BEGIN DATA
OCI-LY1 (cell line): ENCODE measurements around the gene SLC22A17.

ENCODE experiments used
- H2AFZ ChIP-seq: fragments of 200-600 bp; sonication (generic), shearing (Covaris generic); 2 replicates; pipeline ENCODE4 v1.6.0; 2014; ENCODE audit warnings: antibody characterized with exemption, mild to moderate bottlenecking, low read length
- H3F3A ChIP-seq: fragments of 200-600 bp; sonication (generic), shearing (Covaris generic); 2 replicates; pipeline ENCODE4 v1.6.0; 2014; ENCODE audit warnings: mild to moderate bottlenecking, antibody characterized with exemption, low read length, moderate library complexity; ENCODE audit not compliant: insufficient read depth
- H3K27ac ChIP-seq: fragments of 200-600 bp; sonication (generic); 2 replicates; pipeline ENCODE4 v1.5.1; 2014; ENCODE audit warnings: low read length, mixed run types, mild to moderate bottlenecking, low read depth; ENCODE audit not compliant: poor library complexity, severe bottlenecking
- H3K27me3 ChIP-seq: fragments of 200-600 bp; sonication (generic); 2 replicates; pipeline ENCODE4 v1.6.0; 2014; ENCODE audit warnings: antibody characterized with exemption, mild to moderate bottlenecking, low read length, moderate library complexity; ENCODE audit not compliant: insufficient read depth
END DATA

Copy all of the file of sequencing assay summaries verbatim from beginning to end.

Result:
OCI-LY1 (cell line): ENCODE measurements around the gene SLC22A17.

ENCODE experiments used
- H2AFZ ChIP-seq: fragments of 200-600 bp; sonication (generic), shearing (Covaris generic); 2 replicates; pipeline ENCODE4 v1.6.0; 2014; ENCODE audit warnings: antibody characterized with exemption, mild to moderate bottlenecking, low read length
- H3F3A ChIP-seq: fragments of 200-600 bp; sonication (generic), shearing (Covaris generic); 2 replicates; pipeline ENCODE4 v1.6.0; 2014; ENCODE audit warnings: mild to moderate bottlenecking, antibody characterized with exemption, low read length, moderate library complexity; ENCODE audit not compliant: insufficient read depth
- H3K27ac ChIP-seq: fragments of 200-600 bp; sonication (generic); 2 replicates; pipeline ENCODE4 v1.5.1; 2014; ENCODE audit warnings: low read length, mixed run types, mild to moderate bottlenecking, low read depth; ENCODE audit not compliant: poor library complexity, severe bottlenecking
- H3K27me3 ChIP-seq: fragments of 200-600 bp; sonication (generic); 2 replicates; pipeline ENCODE4 v1.6.0; 2014; ENCODE audit warnings: antibody characterized with exemption, mild to moderate bottlenecking, low read length, moderate library complexity; ENCODE audit not compliant: insufficient read depth